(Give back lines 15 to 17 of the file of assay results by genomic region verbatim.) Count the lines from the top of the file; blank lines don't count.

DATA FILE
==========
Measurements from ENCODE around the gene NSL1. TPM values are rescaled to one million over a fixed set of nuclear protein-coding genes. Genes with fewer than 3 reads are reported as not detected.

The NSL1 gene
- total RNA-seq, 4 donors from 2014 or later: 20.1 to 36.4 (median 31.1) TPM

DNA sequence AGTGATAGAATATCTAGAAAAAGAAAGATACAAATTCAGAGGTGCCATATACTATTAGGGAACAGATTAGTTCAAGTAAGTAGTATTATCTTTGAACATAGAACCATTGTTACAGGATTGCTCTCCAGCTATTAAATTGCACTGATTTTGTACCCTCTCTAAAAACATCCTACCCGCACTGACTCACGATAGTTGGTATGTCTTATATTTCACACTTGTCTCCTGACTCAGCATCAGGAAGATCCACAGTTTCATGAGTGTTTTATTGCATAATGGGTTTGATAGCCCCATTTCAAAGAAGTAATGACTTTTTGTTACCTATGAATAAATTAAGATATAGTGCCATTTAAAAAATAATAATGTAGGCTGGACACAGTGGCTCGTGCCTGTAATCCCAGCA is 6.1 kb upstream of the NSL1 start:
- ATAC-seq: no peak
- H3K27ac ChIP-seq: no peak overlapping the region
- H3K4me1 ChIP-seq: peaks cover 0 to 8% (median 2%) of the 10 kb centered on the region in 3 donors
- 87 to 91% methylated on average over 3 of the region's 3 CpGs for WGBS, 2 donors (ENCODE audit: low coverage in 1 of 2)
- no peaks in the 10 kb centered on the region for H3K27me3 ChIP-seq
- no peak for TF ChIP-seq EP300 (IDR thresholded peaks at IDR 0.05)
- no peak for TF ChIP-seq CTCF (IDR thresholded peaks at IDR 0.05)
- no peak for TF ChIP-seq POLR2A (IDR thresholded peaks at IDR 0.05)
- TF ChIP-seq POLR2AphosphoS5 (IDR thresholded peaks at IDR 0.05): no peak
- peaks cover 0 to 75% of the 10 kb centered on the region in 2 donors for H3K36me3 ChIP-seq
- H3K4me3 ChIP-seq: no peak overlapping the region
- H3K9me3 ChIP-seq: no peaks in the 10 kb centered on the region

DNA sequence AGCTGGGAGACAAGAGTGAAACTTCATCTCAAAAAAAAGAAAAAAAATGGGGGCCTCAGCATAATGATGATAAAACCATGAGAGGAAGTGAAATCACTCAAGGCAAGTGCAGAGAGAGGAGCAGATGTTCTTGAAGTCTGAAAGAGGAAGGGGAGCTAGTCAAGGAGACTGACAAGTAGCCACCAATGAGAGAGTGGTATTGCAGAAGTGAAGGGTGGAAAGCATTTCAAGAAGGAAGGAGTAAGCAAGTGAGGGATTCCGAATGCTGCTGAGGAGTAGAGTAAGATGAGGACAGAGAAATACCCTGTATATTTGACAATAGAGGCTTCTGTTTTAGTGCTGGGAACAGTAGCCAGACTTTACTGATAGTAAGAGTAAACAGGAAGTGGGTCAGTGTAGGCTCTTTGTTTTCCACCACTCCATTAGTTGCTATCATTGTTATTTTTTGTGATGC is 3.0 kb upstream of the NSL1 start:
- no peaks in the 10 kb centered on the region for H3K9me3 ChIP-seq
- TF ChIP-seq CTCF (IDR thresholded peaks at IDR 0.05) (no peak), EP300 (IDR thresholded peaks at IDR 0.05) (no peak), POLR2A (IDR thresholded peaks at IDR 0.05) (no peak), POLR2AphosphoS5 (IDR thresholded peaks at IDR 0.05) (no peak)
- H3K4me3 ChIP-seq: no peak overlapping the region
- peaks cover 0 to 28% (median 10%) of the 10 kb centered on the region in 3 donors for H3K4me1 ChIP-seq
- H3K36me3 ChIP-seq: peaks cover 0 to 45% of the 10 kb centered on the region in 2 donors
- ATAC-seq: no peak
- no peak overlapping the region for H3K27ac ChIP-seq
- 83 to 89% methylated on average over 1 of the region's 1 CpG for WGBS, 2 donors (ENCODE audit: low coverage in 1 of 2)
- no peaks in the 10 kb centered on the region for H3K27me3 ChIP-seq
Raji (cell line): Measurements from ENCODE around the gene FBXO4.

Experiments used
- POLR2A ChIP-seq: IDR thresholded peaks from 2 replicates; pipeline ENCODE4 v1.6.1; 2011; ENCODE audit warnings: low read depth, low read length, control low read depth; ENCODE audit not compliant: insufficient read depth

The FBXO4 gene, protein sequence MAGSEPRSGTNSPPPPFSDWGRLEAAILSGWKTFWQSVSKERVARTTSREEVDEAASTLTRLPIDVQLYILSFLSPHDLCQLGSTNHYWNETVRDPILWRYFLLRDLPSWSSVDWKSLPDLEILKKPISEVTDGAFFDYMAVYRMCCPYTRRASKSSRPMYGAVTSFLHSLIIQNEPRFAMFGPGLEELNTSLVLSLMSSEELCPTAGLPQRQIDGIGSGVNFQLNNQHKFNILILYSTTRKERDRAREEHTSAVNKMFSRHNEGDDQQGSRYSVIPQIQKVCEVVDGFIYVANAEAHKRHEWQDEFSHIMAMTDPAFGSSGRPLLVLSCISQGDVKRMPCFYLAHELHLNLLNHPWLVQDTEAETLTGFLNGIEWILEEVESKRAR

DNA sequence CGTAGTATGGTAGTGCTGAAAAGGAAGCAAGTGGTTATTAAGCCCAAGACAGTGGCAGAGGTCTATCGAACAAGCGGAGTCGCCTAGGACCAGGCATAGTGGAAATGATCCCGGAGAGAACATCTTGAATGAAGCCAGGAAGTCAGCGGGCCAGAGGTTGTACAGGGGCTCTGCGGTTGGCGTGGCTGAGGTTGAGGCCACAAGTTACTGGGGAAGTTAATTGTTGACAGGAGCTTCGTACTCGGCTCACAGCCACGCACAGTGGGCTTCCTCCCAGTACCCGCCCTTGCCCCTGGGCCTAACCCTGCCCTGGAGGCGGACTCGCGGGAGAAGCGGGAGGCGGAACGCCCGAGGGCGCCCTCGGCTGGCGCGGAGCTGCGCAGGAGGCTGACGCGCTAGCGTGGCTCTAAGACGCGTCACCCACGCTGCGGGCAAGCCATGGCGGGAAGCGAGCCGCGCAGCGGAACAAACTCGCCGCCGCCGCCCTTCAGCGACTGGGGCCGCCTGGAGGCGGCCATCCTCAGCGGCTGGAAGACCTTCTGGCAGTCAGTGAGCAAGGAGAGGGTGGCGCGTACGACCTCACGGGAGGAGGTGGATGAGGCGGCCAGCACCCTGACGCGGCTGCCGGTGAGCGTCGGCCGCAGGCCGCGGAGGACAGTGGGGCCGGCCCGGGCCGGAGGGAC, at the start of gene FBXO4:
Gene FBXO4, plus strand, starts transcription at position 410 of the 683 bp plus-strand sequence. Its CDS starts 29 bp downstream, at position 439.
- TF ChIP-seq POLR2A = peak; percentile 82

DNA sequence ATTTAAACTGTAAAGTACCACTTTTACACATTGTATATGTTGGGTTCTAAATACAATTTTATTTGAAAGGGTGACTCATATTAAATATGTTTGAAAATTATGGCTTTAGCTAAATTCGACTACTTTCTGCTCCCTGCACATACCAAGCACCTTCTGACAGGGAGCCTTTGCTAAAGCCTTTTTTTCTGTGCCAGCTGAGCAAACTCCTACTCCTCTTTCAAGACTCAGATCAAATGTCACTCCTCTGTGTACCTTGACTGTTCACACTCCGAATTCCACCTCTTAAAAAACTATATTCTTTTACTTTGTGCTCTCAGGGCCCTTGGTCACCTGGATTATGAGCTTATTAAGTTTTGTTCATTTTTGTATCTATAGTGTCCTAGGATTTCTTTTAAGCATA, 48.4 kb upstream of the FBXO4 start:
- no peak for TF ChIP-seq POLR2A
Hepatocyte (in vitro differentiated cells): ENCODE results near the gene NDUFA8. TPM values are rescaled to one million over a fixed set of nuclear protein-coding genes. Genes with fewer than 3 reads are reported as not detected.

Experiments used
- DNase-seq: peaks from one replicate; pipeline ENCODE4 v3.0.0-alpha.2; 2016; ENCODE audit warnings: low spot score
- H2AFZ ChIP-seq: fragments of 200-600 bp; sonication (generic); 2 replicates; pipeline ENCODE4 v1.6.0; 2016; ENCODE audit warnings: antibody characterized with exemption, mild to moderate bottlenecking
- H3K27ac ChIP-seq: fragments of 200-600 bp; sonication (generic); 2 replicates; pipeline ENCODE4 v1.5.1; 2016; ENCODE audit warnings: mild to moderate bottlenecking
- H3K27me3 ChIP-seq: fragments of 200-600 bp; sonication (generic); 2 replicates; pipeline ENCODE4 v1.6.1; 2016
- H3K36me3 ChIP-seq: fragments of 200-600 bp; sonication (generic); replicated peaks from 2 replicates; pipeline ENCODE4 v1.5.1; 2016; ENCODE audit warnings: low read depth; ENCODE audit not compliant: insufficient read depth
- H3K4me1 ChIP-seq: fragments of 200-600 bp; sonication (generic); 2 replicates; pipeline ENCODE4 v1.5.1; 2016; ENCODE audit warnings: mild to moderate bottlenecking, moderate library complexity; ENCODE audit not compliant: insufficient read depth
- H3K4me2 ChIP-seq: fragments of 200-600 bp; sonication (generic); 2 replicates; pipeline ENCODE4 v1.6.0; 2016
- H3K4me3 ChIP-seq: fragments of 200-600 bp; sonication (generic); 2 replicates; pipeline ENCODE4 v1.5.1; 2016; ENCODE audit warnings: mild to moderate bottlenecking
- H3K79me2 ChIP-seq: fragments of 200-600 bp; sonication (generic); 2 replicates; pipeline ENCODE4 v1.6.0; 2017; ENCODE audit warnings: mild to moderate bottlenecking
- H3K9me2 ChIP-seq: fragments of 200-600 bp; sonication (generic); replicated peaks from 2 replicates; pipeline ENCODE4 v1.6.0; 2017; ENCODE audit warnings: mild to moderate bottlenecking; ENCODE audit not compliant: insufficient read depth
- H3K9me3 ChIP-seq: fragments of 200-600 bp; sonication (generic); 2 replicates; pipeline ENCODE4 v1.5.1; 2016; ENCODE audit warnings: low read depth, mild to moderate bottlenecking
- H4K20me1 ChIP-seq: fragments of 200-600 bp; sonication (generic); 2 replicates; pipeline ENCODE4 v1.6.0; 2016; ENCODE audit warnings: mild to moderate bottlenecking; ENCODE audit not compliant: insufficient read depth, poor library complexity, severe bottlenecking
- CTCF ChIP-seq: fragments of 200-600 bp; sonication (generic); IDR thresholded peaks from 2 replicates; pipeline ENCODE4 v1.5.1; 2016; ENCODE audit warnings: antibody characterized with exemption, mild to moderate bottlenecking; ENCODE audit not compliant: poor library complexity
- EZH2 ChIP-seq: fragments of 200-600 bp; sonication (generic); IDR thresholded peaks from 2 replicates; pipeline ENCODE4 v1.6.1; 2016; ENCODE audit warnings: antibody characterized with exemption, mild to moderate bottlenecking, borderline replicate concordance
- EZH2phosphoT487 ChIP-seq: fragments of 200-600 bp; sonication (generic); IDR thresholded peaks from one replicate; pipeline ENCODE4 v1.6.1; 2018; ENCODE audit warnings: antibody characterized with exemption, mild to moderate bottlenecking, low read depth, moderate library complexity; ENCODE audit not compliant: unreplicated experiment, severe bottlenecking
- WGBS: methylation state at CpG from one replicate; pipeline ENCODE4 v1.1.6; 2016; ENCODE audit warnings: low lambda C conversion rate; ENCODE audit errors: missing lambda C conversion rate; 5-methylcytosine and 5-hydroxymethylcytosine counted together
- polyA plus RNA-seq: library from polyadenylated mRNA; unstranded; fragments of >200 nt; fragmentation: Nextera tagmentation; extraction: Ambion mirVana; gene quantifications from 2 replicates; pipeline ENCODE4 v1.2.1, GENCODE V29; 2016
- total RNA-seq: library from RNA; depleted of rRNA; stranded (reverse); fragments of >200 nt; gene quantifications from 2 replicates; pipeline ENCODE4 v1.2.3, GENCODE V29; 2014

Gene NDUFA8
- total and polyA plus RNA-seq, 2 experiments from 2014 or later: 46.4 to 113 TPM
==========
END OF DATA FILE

- H3K4me3 ChIP-seq: no peak overlapping the region
- H3K9me3 ChIP-seq: no peaks in the 10 kb centered on the region

DNA sequence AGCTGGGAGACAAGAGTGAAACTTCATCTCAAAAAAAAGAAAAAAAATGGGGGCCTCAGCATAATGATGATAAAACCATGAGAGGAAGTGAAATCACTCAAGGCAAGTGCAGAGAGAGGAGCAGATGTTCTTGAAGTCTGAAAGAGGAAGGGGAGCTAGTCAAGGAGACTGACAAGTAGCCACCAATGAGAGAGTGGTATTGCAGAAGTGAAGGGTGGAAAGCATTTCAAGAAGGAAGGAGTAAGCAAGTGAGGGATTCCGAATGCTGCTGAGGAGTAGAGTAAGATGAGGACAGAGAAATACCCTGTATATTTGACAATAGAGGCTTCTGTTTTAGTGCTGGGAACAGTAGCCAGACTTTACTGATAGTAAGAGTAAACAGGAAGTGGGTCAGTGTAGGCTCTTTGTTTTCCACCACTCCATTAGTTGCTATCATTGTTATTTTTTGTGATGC is 3.0 kb upstream of the NSL1 start: